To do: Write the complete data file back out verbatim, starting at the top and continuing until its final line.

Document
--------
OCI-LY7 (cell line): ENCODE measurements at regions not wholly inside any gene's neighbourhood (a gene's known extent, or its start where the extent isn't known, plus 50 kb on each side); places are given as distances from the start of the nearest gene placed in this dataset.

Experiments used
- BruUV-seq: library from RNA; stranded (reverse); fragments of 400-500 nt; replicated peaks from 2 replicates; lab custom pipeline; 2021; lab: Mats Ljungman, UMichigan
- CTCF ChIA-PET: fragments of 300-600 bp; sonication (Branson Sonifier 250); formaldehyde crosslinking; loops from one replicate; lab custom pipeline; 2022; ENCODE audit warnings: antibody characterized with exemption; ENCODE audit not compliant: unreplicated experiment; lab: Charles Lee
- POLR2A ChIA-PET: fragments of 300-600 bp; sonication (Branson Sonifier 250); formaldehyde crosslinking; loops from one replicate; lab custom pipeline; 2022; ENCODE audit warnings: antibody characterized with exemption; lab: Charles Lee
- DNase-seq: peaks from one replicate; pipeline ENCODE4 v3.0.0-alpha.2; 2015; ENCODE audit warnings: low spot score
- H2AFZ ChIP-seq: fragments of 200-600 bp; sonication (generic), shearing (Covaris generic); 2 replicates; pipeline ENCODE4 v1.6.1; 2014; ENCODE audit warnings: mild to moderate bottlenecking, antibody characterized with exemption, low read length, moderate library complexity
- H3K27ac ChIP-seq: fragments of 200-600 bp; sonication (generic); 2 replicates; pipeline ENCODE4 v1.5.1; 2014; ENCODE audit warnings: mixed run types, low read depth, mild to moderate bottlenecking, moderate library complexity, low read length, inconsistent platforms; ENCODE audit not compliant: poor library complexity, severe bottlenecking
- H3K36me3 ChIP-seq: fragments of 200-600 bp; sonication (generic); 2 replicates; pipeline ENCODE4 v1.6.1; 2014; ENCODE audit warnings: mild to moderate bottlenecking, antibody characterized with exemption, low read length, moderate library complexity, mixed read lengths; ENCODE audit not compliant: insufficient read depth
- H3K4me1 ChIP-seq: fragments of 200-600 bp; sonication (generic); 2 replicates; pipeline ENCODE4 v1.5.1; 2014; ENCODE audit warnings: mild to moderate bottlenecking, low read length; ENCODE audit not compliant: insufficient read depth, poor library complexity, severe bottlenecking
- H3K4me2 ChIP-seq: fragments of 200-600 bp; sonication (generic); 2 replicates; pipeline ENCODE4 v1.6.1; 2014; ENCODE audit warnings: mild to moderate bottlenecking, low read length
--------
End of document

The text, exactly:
OCI-LY7 (cell line): ENCODE measurements at regions not wholly inside any gene's neighbourhood (a gene's known extent, or its start where the extent isn't known, plus 50 kb on each side); places are given as distances from the start of the nearest gene placed in this dataset.

Experiments used
- BruUV-seq: library from RNA; stranded (reverse); fragments of 400-500 nt; replicated peaks from 2 replicates; lab custom pipeline; 2021; lab: Mats Ljungman, UMichigan
- CTCF ChIA-PET: fragments of 300-600 bp; sonication (Branson Sonifier 250); formaldehyde crosslinking; loops from one replicate; lab custom pipeline; 2022; ENCODE audit warnings: antibody characterized with exemption; ENCODE audit not compliant: unreplicated experiment; lab: Charles Lee
- POLR2A ChIA-PET: fragments of 300-600 bp; sonication (Branson Sonifier 250); formaldehyde crosslinking; loops from one replicate; lab custom pipeline; 2022; ENCODE audit warnings: antibody characterized with exemption; lab: Charles Lee
- DNase-seq: peaks from one replicate; pipeline ENCODE4 v3.0.0-alpha.2; 2015; ENCODE audit warnings: low spot score
- H2AFZ ChIP-seq: fragments of 200-600 bp; sonication (generic), shearing (Covaris generic); 2 replicates; pipeline ENCODE4 v1.6.1; 2014; ENCODE audit warnings: mild to moderate bottlenecking, antibody characterized with exemption, low read length, moderate library complexity
- H3K27ac ChIP-seq: fragments of 200-600 bp; sonication (generic); 2 replicates; pipeline ENCODE4 v1.5.1; 2014; ENCODE audit warnings: mixed run types, low read depth, mild to moderate bottlenecking, moderate library complexity, low read length, inconsistent platforms; ENCODE audit not compliant: poor library complexity, severe bottlenecking
- H3K36me3 ChIP-seq: fragments of 200-600 bp; sonication (generic); 2 replicates; pipeline ENCODE4 v1.6.1; 2014; ENCODE audit warnings: mild to moderate bottlenecking, antibody characterized with exemption, low read length, moderate library complexity, mixed read lengths; ENCODE audit not compliant: insufficient read depth
- H3K4me1 ChIP-seq: fragments of 200-600 bp; sonication (generic); 2 replicates; pipeline ENCODE4 v1.5.1; 2014; ENCODE audit warnings: mild to moderate bottlenecking, low read length; ENCODE audit not compliant: insufficient read depth, poor library complexity, severe bottlenecking
- H3K4me2 ChIP-seq: fragments of 200-600 bp; sonication (generic); 2 replicates; pipeline ENCODE4 v1.6.1; 2014; ENCODE audit warnings: mild to moderate bottlenecking, low read length